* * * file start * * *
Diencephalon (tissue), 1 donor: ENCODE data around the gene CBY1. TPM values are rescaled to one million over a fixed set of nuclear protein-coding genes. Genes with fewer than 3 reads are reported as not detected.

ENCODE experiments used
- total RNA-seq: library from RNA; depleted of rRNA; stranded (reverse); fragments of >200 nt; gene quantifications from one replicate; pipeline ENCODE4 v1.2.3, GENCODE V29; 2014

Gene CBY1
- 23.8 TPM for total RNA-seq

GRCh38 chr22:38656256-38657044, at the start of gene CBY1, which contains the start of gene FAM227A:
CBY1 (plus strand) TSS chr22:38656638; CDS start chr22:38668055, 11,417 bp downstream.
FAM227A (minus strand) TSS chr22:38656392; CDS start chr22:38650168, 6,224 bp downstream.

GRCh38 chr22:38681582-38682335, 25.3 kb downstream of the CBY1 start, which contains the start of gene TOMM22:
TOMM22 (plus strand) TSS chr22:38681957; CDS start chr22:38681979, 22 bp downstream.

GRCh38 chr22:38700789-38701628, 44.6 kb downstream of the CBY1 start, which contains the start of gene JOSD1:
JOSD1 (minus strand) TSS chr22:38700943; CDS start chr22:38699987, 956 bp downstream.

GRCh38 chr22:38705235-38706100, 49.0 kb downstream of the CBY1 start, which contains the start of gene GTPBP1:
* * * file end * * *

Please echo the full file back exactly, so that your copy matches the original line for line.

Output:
Diencephalon (tissue), 1 donor: ENCODE data around the gene CBY1. TPM values are rescaled to one million over a fixed set of nuclear protein-coding genes. Genes with fewer than 3 reads are reported as not detected.

ENCODE experiments used
- total RNA-seq: library from RNA; depleted of rRNA; stranded (reverse); fragments of >200 nt; gene quantifications from one replicate; pipeline ENCODE4 v1.2.3, GENCODE V29; 2014

Gene CBY1
- 23.8 TPM for total RNA-seq

GRCh38 chr22:38656256-38657044, at the start of gene CBY1, which contains the start of gene FAM227A:
CBY1 (plus strand) TSS chr22:38656638; CDS start chr22:38668055, 11,417 bp downstream.
FAM227A (minus strand) TSS chr22:38656392; CDS start chr22:38650168, 6,224 bp downstream.

GRCh38 chr22:38681582-38682335, 25.3 kb downstream of the CBY1 start, which contains the start of gene TOMM22:
TOMM22 (plus strand) TSS chr22:38681957; CDS start chr22:38681979, 22 bp downstream.

GRCh38 chr22:38700789-38701628, 44.6 kb downstream of the CBY1 start, which contains the start of gene JOSD1:
JOSD1 (minus strand) TSS chr22:38700943; CDS start chr22:38699987, 956 bp downstream.

GRCh38 chr22:38705235-38706100, 49.0 kb downstream of the CBY1 start, which contains the start of gene GTPBP1: